NewsCult Entertainment Editor Jeffrey Malone watches every new episode of Saturday Night Live and then organizes the sketches into the following categories: “Love It” (potentially Best of the Season-worthy), “Keep It” (perfectly adequate), or “Leave It” (in need of a rewrite, to say the least). Then he concludes with assessments of the host and musical guest.
Michael and Colin – With a finale consisting of mostly disappointing sketches, I will take this opportunity to take a deeper dive than usual into Weekend Update. It has been a solid year for Misters Jost and Che, as the two have long settled into an undeniably strong rapport. For their final Season 43 outing, the ostensible centerpiece is their set of jokes that had previously been deemed too sensitive to air, but the real highlight (as usual) is their in-between-joke banter, as when Colin notes that Michael’s take on a racial epithet-based story turned out better than when he gave it a go.
Chicago Improv – First off, that improv team is totally unprofessional for refusing to accept “dildo.” You’re never supposed to say no to an audience suggestion in improv. But anyway, the idea of Dick Wolf trying his hand at the local comedy scene is intriguing, though certainly it is a case of going way out of one’s wheelhouse. Alas, the review blurbs are a tad unrealistic. Surely, professional critics in 2018 would have some familiarity with the improv world.
SNL Season 43 political cold openings wrap up their business with a Sopranos series finale homage at Holsten’s Restaurant, and if you’re going to cut to black, maybe commit all the way and don’t cut back for the “Live From New York” after the black…Tina Fey’s Monologue calls out SNL’s current overreliance on celebrity cameos by … bringing in a bunch of celebrities to cameo. It certainly doesn’t fix the problem, but at least the chosen celebs are mostly of the self-aware variety…Tina (foolishly) decides she wants to appear onstage in the Mean Girls musical, and I’m mostly amused by her (lack of) rapport with Aidy and Cecily…Some excellent “monkey see, monkey do” work from Alex Moffat in the latest Update appearance of Eric and Donald Trump, Jr.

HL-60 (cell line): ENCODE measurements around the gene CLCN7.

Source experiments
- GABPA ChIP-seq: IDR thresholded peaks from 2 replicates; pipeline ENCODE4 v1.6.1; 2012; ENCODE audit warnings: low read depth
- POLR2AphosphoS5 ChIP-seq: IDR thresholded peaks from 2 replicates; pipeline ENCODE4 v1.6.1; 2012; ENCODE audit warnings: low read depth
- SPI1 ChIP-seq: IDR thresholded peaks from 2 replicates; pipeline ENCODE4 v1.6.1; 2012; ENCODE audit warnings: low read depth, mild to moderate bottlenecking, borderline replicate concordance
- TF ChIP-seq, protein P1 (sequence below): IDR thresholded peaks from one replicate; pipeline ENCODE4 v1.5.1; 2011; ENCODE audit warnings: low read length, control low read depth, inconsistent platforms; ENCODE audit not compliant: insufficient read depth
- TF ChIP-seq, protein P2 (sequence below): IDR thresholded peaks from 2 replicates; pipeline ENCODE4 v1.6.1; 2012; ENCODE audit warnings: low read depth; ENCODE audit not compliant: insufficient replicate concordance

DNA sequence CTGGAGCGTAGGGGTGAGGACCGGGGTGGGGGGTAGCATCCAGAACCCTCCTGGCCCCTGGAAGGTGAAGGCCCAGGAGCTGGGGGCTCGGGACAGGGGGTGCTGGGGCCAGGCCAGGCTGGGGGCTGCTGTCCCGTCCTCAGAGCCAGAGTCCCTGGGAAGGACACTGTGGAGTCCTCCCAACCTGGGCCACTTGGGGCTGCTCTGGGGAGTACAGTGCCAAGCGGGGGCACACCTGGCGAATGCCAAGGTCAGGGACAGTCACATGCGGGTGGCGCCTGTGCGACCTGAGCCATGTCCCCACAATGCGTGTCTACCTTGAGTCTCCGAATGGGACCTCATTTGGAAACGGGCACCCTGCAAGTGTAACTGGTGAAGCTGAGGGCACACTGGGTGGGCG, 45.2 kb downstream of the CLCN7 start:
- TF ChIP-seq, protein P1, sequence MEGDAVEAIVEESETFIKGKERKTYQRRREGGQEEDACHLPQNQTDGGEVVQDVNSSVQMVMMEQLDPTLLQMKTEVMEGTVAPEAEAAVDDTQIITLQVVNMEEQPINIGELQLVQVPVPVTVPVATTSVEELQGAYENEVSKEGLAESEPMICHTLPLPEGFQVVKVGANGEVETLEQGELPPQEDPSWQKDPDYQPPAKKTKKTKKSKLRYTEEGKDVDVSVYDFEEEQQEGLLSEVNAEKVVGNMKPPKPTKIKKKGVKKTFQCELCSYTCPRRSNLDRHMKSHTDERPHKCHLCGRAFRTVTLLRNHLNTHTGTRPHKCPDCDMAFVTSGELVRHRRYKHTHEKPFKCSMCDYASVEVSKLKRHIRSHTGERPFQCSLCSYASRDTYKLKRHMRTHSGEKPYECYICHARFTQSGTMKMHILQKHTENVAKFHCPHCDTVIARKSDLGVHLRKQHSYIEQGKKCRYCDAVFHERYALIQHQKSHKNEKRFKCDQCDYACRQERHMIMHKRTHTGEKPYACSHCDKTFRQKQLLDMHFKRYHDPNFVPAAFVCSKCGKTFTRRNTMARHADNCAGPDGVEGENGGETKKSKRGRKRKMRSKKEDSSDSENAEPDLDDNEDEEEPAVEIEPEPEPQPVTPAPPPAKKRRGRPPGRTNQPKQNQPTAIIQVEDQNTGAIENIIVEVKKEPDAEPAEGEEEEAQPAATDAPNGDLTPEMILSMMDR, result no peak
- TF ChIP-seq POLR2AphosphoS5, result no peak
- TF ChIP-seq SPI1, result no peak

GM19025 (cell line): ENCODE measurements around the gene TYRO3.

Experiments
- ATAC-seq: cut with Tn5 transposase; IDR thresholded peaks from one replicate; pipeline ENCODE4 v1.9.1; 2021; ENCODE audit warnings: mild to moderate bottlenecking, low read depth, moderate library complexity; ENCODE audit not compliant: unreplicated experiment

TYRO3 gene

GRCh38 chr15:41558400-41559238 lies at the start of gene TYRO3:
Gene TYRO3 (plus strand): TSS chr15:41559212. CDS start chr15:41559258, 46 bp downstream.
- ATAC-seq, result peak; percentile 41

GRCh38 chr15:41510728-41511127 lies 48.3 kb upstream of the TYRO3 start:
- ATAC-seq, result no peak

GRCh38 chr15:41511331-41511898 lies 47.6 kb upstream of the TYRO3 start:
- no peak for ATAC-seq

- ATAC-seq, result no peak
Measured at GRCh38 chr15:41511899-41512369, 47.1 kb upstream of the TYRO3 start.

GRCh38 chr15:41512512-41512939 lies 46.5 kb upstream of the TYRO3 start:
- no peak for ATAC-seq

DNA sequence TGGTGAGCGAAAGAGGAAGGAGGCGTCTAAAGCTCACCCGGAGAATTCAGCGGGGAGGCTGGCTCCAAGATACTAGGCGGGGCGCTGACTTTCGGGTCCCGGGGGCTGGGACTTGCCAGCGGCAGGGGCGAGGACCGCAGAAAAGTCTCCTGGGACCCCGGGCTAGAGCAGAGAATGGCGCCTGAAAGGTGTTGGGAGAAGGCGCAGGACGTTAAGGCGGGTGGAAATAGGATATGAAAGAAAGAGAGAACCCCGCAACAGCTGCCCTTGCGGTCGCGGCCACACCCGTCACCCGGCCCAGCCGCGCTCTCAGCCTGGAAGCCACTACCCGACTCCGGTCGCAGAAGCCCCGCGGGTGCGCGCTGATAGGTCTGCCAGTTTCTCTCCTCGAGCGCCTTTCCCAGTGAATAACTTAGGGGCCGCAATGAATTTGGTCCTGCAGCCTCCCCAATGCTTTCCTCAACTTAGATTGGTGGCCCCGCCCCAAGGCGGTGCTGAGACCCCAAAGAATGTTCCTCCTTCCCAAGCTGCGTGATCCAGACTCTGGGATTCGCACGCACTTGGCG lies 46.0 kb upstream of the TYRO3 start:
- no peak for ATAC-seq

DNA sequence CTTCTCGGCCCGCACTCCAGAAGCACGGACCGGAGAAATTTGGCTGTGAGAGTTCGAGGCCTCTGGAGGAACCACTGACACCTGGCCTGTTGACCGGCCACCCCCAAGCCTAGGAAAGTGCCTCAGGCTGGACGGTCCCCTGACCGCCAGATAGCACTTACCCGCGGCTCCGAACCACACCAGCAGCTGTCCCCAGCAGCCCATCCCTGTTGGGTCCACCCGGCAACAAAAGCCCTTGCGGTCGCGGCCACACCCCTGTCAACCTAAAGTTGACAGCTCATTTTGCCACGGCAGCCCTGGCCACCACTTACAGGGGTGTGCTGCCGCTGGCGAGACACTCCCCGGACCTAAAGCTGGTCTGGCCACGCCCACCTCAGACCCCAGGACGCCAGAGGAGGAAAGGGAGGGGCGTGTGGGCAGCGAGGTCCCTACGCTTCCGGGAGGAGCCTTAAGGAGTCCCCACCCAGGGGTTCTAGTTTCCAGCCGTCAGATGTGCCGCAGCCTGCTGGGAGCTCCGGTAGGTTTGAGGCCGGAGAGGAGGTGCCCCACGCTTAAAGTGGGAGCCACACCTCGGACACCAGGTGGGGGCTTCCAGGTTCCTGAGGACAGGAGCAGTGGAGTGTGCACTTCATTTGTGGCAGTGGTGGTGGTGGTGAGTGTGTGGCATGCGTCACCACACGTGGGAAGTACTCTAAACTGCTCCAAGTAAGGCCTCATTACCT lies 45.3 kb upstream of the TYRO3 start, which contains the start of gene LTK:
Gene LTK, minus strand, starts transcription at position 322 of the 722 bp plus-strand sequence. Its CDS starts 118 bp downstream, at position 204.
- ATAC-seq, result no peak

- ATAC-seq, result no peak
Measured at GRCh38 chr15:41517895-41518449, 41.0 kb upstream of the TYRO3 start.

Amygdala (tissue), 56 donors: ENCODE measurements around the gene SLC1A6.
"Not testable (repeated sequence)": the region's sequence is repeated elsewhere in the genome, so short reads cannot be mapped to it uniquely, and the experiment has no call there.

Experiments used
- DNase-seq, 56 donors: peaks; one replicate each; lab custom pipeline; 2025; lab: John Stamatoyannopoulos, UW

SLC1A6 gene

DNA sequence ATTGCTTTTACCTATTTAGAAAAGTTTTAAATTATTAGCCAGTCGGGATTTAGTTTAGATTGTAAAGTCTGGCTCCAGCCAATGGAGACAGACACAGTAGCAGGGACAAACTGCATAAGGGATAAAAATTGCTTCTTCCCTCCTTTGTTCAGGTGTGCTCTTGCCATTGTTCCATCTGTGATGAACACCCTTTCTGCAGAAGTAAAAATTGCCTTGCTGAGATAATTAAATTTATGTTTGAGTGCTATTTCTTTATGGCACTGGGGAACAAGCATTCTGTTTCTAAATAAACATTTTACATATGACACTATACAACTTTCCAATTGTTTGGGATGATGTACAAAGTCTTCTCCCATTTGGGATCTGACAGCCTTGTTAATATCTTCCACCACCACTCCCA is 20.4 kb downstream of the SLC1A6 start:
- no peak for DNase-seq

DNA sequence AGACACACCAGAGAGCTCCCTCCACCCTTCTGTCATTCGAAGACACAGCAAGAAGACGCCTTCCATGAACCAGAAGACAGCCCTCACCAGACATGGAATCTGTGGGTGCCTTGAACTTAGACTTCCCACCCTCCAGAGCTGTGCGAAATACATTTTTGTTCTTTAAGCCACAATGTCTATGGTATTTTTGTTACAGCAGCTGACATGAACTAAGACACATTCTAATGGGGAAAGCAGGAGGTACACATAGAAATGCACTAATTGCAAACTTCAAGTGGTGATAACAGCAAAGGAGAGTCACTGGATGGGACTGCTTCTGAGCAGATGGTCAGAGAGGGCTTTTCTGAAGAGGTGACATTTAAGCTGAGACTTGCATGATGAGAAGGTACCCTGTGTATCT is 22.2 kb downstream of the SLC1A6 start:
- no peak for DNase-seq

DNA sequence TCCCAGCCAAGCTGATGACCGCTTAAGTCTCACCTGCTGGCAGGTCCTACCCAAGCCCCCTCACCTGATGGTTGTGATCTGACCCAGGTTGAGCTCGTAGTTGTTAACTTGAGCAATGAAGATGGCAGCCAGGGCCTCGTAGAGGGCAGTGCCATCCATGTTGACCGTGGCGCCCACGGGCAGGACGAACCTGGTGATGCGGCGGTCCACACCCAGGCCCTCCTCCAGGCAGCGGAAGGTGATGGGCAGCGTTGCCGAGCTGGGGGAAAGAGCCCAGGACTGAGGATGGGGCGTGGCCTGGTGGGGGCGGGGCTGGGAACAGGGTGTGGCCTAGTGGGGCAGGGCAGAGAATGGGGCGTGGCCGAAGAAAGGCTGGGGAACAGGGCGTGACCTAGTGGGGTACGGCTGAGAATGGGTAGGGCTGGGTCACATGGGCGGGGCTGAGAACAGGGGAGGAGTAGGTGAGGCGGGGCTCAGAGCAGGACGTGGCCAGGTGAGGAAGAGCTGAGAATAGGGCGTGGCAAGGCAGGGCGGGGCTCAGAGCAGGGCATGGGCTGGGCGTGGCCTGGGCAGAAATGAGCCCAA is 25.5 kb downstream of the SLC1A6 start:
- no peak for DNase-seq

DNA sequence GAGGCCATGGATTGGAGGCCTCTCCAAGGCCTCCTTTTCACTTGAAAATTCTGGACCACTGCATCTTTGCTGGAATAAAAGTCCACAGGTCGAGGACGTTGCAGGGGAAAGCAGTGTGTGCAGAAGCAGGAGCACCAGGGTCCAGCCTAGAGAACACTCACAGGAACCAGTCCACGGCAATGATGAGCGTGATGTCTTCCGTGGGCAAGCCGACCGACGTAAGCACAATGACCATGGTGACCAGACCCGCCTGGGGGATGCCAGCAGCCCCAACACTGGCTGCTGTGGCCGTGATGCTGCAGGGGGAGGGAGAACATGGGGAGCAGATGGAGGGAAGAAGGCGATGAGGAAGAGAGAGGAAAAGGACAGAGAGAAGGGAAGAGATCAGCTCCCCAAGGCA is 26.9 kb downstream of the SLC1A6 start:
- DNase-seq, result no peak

Dateline – There is a germ of a promising idea in this bit of an entrapped-by-Dateline predator facing greater pressure from the realities of TV production rather than the law. But it can never quite pin down its comedic logic. Is the predator willing to play along because he thinks this will allow him to slip away, or is he distracted by the spotlight? Unfortunately, it is just never clear why he hardly acts like someone who has been caught red-handed. Also, was the prostitute he was expecting to meet underage or something? Soliciting a prostitute may be illegal in many jurisdictions, but it hardly makes one a pervert.
The Royal Wedding Reception sketch amounts to little more than “This is something that happened this week”…Morning Joe involves Kate McKinnon and Alex Moffat making faces, and that’s about it…Kenan as Bishop Michael Curry’s description of himself at the royal wedding as a “chicken-and-waffles kiosk in the middle of Pottery Barn” is worth a laugh, but other than that, it is unclear what makes him unique…Tina Fey’s Sarah Palin returns, but she feels notably irrelevant, and in fact, so do all the Trump administration folks passing through to whom she offers advice…There are some cool world-building details in the Livingston High Talent Show (like Kyle Mooney’s quick bit with his invisible box and Principal Kenan noting that the “booty is worth it”) but the centerpiece of a surly teen and her mom performing together never really goes anywhere particularly adventurous.
On a scale of “essential to the show” to “we’ve moved on,” Tina Fey uncharacteristically does not really have any standout performances in her sixth time returning as host. She lends a professional sheen to some weak and/or indifferent material, but she never really saves a sinking ship like an SNL superstar often can.
On a scale of trailblazing to legacy act, I’m wondering how relevant Nicki Minaj still is to the rap game. I am not ensconced in hip-hop culture, so the answer may be that she is important as ever, but I get a sense that a new breed is pushing things forward with or without her. And it actually might be with her, as Playboi Carti’s assist on her second number, “Poke It Out,” feels like what the rap youngsters are doing these days. But I much prefer the steady beat and thorough Minaj-ness of “Chun-Li.” No matter her place in the current rap pantheon, it definitely feels like she has not shied away from doing her own particular thing.
I’ll be around somewhere in a few months to let you know what I’m loving, keeping, and leaving from SNL Season 44!